keywords = "Intervention, Language rehabilitation, PPA, Spelling, tDCS, Writing",
author = "Kyrana Tsapkini and Constantine Frangakis and Yessenia Gomez and Cameron Davis and Argye Hillis-Trupe",
year = "2014",
doi = "10.1080/02687038.2014.930410",
language = "English (US)",
volume = "28",
pages = "1112--1130",
journal = "Aphasiology",
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T1 - Augmentation of spelling therapy with transcranial direct current stimulation in primary progressive aphasia

T2 - Preliminary results and challenges

AU - Tsapkini, Kyrana

AU - Frangakis, Constantine

AU - Gomez, Yessenia

AU - Davis, Cameron

AU - Hillis-Trupe, Argye

PY - 2014

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N2 - Background: Primary progressive aphasia (PPA) is a neurodegenerative disease that primarily affects language functions and often begins in the fifth or sixth decade of life. The devastating effects on work and family life call for the investigation of treatment alternatives. In this article, we present new data indicating that neuromodulatory treatment, using transcranial direct current stimulation (tDCS) combined with a spelling intervention, shows some promise for maintaining or even improving language, at least temporarily, in PPA.Aims: The main aim of the present article is to determine whether tDCS plus spelling intervention is more effective than spelling intervention alone in treating written language in PPA. We also asked whether the effects of tDCS are sustained longer than the effects of spelling intervention alone.Methods & Procedures: We present data from six PPA participants who underwent anodal tDCS or sham plus spelling intervention in a within-subject crossover design. Each stimulation condition lasted 3 weeks or a total of 15 sessions with a 2-month interval in between. Participants were evaluated on treatment tasks as well as on other language and cognitive tasks at 2-week and 2-month follow-up intervals after each stimulation condition.Outcomes & Results: All participants showed improvement in spelling (with sham or tDCS). There was no difference in the treated items between the two conditions. There was, however, consistent and significant improvement for untrained items only in the tDCS plus spelling intervention condition. Furthermore, the improvement lasted longer in the tDCS plus spelling intervention condition compared to sham plus spelling intervention condition.Conclusions: Neuromodulation with tDCS offers promise as a means of augmenting language therapy to improve written language function at least temporarily in PPA. The consistent finding of generalisation of treatment benefits to untreated items and the superior sustainability of treatment effects with tDCS justifies further investigations. However, the small sample size still requires caution in interpretation. Present interventions need to be optimised, and particular challenges, such as ways to account for the variable effect of degeneration in each individual, are discussed.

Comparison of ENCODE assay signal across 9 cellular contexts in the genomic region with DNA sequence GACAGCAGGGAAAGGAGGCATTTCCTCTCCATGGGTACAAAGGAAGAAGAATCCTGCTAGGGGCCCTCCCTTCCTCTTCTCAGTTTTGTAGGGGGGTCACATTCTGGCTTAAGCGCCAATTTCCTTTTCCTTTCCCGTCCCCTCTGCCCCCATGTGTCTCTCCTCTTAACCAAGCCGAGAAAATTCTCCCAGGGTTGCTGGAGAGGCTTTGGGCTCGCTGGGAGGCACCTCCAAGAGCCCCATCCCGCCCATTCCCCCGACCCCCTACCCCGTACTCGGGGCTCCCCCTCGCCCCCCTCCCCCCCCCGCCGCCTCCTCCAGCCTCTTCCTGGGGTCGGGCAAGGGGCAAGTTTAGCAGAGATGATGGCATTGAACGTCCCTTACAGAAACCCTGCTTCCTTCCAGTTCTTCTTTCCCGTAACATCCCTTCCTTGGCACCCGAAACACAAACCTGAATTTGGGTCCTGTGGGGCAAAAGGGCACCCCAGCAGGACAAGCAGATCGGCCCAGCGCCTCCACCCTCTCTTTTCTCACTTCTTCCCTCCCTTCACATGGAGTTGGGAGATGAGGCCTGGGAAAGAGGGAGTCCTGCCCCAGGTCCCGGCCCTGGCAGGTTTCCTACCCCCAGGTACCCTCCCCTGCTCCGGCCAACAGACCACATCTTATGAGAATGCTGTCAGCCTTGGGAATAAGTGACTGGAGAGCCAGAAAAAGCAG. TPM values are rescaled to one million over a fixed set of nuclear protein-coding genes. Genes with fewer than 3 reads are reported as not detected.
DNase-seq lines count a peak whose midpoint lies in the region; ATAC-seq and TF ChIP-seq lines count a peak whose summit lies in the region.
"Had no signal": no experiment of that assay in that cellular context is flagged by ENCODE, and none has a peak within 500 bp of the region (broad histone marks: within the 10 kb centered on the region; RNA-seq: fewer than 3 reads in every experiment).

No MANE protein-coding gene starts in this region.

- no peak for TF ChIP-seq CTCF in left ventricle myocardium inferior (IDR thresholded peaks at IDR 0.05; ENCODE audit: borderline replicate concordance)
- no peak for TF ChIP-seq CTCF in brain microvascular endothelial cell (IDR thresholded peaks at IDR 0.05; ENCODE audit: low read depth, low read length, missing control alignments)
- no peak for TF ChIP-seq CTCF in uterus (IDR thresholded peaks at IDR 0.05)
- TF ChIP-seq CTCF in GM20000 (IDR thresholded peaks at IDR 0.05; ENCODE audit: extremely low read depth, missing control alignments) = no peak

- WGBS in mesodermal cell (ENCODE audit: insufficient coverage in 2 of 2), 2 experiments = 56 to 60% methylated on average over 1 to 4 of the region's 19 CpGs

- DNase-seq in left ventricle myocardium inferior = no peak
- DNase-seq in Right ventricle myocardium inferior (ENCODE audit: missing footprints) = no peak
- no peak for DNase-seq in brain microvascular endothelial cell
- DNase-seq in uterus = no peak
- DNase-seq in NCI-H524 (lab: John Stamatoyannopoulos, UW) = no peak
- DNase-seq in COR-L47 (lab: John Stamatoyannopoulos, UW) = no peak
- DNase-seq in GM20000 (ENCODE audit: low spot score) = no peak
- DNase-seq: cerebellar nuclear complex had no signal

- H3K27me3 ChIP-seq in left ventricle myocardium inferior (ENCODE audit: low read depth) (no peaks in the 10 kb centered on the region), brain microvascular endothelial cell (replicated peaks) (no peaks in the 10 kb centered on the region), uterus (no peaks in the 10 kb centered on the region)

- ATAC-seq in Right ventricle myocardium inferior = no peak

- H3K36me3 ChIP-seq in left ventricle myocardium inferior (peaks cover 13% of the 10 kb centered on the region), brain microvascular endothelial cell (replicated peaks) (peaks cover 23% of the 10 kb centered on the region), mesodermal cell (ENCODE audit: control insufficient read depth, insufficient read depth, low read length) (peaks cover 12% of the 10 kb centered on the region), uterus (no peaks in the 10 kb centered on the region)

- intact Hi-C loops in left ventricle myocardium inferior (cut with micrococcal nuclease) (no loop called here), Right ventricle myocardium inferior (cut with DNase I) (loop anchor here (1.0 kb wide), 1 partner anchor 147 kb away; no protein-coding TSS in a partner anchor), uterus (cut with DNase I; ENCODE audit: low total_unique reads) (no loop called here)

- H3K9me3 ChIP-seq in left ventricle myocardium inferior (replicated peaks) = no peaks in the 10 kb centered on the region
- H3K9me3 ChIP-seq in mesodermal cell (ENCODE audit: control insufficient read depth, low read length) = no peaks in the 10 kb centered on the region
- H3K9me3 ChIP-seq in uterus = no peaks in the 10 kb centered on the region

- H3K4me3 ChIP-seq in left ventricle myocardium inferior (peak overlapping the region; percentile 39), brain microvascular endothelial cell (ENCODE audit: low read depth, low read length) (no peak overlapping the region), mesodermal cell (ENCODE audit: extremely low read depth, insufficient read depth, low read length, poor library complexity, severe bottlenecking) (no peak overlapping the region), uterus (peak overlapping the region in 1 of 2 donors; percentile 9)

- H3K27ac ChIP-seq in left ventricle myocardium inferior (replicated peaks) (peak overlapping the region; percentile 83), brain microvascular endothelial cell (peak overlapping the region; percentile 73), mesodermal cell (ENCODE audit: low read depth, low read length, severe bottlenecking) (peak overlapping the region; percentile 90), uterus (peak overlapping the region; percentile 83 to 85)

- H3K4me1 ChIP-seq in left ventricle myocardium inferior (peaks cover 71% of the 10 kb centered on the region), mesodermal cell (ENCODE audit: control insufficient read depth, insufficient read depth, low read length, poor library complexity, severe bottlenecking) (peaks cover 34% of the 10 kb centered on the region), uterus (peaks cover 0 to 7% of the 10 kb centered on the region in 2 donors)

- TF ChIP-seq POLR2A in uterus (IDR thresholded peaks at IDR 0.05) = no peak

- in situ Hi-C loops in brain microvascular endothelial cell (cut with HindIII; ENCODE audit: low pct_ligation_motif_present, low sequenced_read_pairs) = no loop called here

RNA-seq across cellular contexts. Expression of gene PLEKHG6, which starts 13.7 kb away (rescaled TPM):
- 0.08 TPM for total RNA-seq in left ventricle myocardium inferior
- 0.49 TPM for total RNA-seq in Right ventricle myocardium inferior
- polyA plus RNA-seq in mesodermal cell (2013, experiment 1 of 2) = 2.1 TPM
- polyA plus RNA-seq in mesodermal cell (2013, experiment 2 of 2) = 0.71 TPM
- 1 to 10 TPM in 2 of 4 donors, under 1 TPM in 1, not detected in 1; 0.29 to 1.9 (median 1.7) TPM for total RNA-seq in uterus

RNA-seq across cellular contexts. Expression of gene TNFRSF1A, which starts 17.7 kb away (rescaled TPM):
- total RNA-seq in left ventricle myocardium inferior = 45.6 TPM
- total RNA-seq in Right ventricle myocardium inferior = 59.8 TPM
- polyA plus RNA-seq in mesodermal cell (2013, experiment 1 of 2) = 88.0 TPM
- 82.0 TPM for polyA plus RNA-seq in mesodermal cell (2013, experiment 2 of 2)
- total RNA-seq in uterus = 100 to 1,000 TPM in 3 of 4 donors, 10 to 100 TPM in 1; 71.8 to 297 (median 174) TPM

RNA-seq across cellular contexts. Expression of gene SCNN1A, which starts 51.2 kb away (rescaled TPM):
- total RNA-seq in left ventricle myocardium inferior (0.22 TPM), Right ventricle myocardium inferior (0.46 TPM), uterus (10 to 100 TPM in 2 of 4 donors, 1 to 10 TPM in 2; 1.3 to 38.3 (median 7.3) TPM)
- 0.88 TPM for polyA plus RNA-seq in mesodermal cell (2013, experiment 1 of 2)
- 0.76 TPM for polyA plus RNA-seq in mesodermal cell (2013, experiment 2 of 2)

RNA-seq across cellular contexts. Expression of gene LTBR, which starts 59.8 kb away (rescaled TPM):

AB - Background: Primary progressive aphasia (PPA) is a neurodegenerative disease that primarily affects language functions and often begins in the fifth or sixth decade of life. The devastating effects on work and family life call for the investigation of treatment alternatives. In this article, we present new data indicating that neuromodulatory treatment, using transcranial direct current stimulation (tDCS) combined with a spelling intervention, shows some promise for maintaining or even improving language, at least temporarily, in PPA.Aims: The main aim of the present article is to determine whether tDCS plus spelling intervention is more effective than spelling intervention alone in treating written language in PPA. We also asked whether the effects of tDCS are sustained longer than the effects of spelling intervention alone.Methods & Procedures: We present data from six PPA participants who underwent anodal tDCS or sham plus spelling intervention in a within-subject crossover design. Each stimulation condition lasted 3 weeks or a total of 15 sessions with a 2-month interval in between. Participants were evaluated on treatment tasks as well as on other language and cognitive tasks at 2-week and 2-month follow-up intervals after each stimulation condition.Outcomes & Results: All participants showed improvement in spelling (with sham or tDCS). There was no difference in the treated items between the two conditions. There was, however, consistent and significant improvement for untrained items only in the tDCS plus spelling intervention condition. Furthermore, the improvement lasted longer in the tDCS plus spelling intervention condition compared to sham plus spelling intervention condition.Conclusions: Neuromodulation with tDCS offers promise as a means of augmenting language therapy to improve written language function at least temporarily in PPA. The consistent finding of generalisation of treatment benefits to untreated items and the superior sustainability of treatment effects with tDCS justifies further investigations. However, the small sample size still requires caution in interpretation. Present interventions need to be optimised, and particular challenges, such as ways to account for the variable effect of degeneration in each individual, are discussed.